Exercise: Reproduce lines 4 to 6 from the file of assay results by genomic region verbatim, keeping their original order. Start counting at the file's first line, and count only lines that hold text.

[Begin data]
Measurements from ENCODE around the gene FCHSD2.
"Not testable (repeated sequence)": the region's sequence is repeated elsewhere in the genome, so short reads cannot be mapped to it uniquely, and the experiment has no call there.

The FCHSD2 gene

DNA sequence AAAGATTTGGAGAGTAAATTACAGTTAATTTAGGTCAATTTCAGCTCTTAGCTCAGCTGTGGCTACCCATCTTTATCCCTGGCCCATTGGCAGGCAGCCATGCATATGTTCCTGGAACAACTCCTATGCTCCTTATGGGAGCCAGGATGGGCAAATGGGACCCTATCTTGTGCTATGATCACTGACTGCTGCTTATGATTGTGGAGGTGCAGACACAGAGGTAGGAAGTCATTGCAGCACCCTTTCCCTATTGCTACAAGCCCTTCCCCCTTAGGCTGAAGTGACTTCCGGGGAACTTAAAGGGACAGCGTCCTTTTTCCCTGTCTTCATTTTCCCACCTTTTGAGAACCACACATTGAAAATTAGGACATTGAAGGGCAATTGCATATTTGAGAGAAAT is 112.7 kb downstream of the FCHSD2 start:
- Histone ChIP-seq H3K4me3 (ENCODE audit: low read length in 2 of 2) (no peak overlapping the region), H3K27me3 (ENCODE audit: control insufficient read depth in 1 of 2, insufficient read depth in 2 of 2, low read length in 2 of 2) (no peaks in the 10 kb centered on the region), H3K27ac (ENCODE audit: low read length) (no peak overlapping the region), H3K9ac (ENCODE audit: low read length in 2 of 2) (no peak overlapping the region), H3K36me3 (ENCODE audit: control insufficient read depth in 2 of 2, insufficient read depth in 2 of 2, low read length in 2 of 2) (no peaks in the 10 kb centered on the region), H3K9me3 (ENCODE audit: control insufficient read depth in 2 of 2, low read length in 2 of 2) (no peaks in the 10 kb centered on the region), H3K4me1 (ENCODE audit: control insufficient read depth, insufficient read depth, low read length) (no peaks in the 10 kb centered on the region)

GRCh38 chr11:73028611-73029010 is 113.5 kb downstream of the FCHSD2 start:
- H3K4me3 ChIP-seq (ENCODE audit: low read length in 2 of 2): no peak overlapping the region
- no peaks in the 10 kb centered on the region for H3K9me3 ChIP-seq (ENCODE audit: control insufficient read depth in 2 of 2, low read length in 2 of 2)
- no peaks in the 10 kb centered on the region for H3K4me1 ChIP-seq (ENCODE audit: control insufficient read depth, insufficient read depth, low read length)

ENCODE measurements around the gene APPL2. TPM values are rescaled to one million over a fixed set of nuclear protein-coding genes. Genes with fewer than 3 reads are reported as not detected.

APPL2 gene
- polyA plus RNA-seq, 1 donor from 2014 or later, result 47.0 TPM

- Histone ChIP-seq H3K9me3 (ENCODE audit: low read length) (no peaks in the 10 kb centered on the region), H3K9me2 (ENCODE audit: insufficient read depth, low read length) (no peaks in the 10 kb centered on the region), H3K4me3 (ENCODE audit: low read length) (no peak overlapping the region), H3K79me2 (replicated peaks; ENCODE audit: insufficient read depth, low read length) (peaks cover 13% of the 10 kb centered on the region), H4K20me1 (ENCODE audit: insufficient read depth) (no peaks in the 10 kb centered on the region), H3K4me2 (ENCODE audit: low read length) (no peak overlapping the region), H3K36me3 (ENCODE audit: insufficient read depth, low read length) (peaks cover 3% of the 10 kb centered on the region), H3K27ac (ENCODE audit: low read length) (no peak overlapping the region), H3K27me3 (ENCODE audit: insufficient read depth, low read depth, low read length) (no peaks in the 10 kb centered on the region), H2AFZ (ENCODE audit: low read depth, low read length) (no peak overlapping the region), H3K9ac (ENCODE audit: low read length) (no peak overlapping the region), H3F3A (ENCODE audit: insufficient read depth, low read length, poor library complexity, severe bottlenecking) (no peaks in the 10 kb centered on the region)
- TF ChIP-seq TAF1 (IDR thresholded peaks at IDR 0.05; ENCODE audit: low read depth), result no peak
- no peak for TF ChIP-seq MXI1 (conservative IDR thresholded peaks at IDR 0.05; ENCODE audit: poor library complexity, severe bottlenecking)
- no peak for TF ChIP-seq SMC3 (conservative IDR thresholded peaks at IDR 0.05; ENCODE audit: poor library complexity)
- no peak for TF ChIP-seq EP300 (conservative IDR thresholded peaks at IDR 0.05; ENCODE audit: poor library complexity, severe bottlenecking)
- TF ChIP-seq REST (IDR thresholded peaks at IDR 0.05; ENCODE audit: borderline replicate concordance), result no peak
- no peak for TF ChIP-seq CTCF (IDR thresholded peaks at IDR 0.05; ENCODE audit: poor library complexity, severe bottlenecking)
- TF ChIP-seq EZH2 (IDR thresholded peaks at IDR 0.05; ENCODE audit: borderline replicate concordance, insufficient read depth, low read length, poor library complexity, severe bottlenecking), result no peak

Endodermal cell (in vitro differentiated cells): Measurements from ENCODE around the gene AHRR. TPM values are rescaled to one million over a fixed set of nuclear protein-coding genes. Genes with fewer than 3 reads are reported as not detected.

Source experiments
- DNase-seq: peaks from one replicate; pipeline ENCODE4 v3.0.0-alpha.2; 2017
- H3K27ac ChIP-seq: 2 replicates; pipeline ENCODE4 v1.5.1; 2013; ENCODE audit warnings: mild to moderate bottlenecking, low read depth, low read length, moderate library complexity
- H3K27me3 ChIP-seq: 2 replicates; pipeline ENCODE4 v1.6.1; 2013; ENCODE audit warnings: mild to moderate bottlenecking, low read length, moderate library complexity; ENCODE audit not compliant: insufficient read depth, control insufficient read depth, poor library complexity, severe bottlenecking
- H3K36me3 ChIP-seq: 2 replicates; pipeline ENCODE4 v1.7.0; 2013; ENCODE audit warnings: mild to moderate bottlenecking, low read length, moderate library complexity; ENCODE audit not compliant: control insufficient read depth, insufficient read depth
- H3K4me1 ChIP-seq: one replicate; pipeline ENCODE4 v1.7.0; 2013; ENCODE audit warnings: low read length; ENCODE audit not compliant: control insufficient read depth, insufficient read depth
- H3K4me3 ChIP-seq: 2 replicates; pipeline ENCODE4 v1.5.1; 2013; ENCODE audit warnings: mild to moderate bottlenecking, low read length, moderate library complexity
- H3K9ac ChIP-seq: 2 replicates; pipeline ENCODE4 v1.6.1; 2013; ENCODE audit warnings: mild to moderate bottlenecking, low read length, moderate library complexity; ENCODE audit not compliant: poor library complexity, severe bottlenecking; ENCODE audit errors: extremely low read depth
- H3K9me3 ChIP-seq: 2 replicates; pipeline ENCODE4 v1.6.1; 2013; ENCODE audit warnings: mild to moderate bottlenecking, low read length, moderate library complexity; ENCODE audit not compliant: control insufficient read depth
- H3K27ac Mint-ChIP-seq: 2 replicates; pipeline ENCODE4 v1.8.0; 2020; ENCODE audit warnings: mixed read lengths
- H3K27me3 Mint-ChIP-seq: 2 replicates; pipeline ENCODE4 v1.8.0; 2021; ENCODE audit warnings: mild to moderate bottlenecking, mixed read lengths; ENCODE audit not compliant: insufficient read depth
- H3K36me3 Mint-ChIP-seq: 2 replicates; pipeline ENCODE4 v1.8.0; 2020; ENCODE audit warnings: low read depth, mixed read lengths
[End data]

DNA sequence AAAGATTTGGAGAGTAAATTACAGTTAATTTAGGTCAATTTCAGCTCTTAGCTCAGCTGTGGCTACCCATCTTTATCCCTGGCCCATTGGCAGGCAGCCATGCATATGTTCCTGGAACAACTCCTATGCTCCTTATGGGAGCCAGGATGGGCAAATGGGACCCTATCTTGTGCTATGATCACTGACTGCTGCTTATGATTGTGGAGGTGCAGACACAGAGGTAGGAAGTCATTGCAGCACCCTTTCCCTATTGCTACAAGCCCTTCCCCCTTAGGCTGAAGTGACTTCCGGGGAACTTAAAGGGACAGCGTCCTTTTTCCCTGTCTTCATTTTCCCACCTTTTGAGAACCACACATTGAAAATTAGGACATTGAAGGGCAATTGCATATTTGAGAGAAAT is 112.7 kb downstream of the FCHSD2 start:
- Histone ChIP-seq H3K4me3 (ENCODE audit: low read length in 2 of 2) (no peak overlapping the region), H3K27me3 (ENCODE audit: control insufficient read depth in 1 of 2, insufficient read depth in 2 of 2, low read length in 2 of 2) (no peaks in the 10 kb centered on the region), H3K27ac (ENCODE audit: low read length) (no peak overlapping the region), H3K9ac (ENCODE audit: low read length in 2 of 2) (no peak overlapping the region), H3K36me3 (ENCODE audit: control insufficient read depth in 2 of 2, insufficient read depth in 2 of 2, low read length in 2 of 2) (no peaks in the 10 kb centered on the region), H3K9me3 (ENCODE audit: control insufficient read depth in 2 of 2, low read length in 2 of 2) (no peaks in the 10 kb centered on the region), H3K4me1 (ENCODE audit: control insufficient read depth, insufficient read depth, low read length) (no peaks in the 10 kb centered on the region)

GRCh38 chr11:73028611-73029010 is 113.5 kb downstream of the FCHSD2 start: